We’ll explore BEC attacks ReliaQuest has observed in an upcoming blog, so stay tuned for that.
Business Email Compromise by the Numbers
The FBI IC3 received nearly 22,000 business email compromise complaints in 2022.
These incidents resulted in $2.7 billion in losses for businesses affected.
Ransomware: Stop the Spread
According to the FBI’s IC3 report, 2,385 complaints related to ransomware in 2022, which brought adjusted losses of over $34.3 million. According to the FBI, the top avenues of initial victim compromise were phishing emails, remote desktop protocol (RDP) exploitation, and software vulnerabilities. The FBI also confirmed that the “double extortion” technique—pressuring victims to pay by threatening them to publish stolen data online—is becoming more widespread among ransomware operators.
In 2022, the FBI received 870 ransomware complaints from organizations operating in critical infrastructure sectors. The top ransomware types affecting those sectors, as reported to the IC3, were “LockBit” (149 complaints), “ALPHV” (114), and “Hive” (87).
To mitigate the threat of ransomware attacks, strap in to a comprehensive backup strategy:
- Regularly back up important data.
- Store the backups in offsite or isolated systems.
- Test the backups regularly to ensure data is recoverable.
Implementing network segmentation and access controls, using strong passwords, and applying software patches and updates are also key prevention measures. Plus, just as for BEC, your staff can be part of your anti-ransomware strategy: Ensure they can identify and report phishing emails, and disable or limit their RDP access.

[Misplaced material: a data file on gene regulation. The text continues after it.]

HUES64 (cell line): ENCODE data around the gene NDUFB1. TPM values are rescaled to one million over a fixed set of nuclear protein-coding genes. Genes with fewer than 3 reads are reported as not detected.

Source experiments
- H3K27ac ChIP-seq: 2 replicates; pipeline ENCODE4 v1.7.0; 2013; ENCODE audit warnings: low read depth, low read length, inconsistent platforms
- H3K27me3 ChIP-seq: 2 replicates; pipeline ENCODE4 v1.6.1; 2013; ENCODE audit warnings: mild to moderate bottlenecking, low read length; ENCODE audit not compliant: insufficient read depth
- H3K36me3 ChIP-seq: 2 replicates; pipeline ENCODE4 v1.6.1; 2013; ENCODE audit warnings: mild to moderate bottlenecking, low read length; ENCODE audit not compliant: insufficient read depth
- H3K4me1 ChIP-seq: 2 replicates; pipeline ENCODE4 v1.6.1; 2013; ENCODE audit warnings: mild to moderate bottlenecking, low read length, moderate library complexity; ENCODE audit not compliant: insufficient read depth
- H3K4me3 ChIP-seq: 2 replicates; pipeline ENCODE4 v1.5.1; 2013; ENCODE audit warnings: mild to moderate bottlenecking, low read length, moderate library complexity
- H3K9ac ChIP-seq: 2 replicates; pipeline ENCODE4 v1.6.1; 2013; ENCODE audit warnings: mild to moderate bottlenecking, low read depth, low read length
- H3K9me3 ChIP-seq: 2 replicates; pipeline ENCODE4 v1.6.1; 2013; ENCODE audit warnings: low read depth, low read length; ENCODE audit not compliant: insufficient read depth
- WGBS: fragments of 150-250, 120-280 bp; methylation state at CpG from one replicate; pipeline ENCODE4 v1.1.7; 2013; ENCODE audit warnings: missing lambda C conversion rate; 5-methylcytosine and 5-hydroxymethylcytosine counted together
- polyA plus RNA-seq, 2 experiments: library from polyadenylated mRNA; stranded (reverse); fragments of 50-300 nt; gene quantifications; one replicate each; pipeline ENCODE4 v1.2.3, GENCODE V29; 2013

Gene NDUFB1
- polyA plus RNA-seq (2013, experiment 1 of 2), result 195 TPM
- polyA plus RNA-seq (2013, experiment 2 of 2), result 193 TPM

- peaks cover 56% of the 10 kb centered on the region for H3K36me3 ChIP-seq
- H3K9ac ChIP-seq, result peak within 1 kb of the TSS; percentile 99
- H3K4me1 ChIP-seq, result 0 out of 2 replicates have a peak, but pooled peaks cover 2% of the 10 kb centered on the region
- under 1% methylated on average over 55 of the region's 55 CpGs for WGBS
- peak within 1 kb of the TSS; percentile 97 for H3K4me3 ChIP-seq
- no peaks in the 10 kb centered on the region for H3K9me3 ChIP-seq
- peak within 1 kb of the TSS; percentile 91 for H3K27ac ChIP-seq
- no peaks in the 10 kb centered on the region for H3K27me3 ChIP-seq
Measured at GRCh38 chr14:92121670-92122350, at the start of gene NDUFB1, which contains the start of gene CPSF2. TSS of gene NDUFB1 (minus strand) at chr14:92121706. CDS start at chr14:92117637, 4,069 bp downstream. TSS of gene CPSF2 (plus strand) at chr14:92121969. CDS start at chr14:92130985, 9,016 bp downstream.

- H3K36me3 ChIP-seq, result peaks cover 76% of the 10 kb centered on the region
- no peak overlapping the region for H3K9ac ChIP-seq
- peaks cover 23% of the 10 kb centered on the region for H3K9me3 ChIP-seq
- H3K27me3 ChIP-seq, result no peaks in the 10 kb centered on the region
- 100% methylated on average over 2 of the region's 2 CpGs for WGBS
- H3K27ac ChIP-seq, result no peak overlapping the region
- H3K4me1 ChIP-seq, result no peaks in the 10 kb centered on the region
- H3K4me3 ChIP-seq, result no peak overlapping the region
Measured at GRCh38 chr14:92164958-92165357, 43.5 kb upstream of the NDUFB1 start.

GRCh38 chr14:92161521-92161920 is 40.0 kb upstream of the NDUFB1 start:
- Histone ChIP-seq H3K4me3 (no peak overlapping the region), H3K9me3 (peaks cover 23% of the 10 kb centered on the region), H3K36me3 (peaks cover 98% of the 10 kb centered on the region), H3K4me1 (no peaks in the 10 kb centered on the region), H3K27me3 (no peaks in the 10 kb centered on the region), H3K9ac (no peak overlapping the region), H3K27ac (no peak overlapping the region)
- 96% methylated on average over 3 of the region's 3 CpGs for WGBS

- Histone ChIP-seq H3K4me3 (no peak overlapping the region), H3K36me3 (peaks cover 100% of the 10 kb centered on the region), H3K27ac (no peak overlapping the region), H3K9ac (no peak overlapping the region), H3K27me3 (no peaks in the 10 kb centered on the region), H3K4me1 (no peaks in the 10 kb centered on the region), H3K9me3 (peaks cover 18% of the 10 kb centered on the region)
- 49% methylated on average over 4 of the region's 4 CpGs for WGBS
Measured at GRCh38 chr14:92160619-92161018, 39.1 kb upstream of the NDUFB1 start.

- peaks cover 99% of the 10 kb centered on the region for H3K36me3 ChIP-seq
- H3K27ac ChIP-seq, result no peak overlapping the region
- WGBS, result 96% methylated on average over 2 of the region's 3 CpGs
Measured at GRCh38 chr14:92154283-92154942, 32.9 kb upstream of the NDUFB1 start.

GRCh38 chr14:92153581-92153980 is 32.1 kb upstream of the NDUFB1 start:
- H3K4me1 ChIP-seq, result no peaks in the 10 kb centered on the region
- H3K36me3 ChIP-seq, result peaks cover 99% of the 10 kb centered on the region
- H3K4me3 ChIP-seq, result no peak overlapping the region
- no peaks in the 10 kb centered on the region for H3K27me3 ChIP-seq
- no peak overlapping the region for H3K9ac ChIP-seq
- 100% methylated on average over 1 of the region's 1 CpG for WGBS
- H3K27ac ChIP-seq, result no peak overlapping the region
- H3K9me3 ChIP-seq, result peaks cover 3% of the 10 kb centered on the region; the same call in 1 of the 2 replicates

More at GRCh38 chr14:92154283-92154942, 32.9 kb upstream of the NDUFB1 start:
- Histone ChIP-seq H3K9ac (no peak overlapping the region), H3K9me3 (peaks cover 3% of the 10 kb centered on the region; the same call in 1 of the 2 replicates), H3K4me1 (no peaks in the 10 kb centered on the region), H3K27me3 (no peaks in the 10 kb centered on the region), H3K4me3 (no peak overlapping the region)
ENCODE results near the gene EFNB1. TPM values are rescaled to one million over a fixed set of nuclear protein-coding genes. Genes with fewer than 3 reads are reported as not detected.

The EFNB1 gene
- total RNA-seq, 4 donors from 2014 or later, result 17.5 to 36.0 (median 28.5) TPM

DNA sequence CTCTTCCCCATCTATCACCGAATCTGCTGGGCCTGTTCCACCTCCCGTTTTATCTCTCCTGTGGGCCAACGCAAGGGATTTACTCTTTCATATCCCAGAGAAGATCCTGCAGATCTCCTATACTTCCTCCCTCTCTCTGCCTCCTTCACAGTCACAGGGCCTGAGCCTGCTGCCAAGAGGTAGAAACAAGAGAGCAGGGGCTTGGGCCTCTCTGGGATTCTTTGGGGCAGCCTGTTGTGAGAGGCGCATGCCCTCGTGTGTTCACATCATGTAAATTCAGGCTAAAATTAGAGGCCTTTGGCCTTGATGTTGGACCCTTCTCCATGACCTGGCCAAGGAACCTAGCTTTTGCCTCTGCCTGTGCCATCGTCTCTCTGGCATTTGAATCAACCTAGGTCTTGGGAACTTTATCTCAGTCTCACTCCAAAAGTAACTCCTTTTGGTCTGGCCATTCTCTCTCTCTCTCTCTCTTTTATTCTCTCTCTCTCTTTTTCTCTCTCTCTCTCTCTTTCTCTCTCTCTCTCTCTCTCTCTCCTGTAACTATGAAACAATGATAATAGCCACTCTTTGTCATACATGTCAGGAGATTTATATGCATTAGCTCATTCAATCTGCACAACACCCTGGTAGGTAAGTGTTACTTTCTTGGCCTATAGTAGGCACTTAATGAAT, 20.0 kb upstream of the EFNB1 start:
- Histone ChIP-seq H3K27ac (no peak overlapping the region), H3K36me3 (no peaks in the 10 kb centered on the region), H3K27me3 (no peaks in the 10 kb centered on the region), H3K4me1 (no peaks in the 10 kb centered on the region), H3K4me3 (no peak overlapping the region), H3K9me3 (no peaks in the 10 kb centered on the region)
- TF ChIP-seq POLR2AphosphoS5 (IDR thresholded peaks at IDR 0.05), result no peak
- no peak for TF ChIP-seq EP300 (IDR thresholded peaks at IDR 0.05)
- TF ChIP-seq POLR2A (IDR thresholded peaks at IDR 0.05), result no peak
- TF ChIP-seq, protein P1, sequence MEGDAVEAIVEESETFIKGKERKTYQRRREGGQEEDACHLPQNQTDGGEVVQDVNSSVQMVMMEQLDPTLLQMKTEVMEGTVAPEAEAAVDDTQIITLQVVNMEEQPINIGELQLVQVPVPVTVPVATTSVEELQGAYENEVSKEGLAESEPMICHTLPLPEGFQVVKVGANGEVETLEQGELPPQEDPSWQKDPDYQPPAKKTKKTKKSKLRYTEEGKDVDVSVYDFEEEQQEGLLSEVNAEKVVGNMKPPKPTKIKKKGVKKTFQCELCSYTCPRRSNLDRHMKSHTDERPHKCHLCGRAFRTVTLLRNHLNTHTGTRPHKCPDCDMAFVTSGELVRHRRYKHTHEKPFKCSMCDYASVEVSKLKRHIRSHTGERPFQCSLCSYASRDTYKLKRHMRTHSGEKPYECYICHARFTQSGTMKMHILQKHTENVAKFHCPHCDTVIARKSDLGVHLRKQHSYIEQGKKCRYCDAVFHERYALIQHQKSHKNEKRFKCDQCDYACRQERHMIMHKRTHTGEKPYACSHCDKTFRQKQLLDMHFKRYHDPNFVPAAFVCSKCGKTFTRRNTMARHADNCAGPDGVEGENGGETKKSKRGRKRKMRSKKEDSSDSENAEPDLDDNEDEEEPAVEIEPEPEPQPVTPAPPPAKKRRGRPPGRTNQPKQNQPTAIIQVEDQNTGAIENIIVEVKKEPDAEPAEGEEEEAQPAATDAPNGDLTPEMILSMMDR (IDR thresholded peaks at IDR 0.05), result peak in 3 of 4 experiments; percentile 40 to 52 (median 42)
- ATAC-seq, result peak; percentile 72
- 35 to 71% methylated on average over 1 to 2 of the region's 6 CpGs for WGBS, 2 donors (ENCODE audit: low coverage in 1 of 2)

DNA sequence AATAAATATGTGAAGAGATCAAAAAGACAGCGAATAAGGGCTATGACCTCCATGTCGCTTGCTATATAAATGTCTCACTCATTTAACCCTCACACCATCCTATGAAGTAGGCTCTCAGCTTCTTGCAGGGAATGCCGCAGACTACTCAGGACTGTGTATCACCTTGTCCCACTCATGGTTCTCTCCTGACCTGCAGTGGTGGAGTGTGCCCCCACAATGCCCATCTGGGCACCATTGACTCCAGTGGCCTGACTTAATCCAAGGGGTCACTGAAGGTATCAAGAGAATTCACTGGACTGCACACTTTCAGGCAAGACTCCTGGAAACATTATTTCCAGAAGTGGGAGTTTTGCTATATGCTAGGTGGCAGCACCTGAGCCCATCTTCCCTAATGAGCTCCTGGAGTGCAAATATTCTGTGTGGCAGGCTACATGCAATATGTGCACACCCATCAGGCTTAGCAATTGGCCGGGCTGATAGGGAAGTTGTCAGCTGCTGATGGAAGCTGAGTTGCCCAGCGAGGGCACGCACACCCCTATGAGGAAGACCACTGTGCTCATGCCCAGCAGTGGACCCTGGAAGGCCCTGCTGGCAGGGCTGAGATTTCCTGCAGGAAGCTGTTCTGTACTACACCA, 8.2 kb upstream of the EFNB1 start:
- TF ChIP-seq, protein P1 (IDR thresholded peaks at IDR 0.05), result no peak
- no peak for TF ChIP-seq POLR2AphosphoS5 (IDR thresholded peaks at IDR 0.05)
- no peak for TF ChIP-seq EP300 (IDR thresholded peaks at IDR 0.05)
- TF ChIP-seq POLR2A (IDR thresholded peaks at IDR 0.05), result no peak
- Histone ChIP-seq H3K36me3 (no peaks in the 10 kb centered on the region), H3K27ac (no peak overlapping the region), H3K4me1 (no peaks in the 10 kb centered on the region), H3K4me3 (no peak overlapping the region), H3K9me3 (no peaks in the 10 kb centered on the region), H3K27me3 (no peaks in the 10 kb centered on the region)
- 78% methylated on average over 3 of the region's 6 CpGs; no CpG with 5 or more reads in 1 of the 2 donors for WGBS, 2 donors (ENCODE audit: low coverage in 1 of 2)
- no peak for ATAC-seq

In the dreaded event that you are hit with ransomware, you’ll thank yourself for having put an incident-response plan in place and will be ready to isolate infected systems so the malware doesn’t spread. But don’t forget to report the attack to the appropriate authorities, such as the FBI’s IC3; that’s how these internet crimes are investigated and attackers prosecuted.
Ransomware by the Numbers
The FBI IC3 received nearly 2,400 ransomware complaints in 2022.
These incidents resulted in $34.3 million in losses for businesses affected.
Number of ransomware complaints from critical infrastructure sectors in 2022 that mentioned "LockBit."
Why It Matters
Understanding the risks of internet crime is essential for CISOs—not to mention online shoppers, social-media users, business owners, and anyone who’s ever used the World Wide Web. The IC3 report is an excellent place to further your education.
To keep monitoring for BEC, ransomware, and other online fraud developments, consider how ReliaQuest can use threat intelligence to support your security operations, now with the added benefit of GreyMatter Digital Risk Protection. Get more details about our threat intel, and see how we’re harnessing it to monitor the developments of these online frauds by requesting a demo.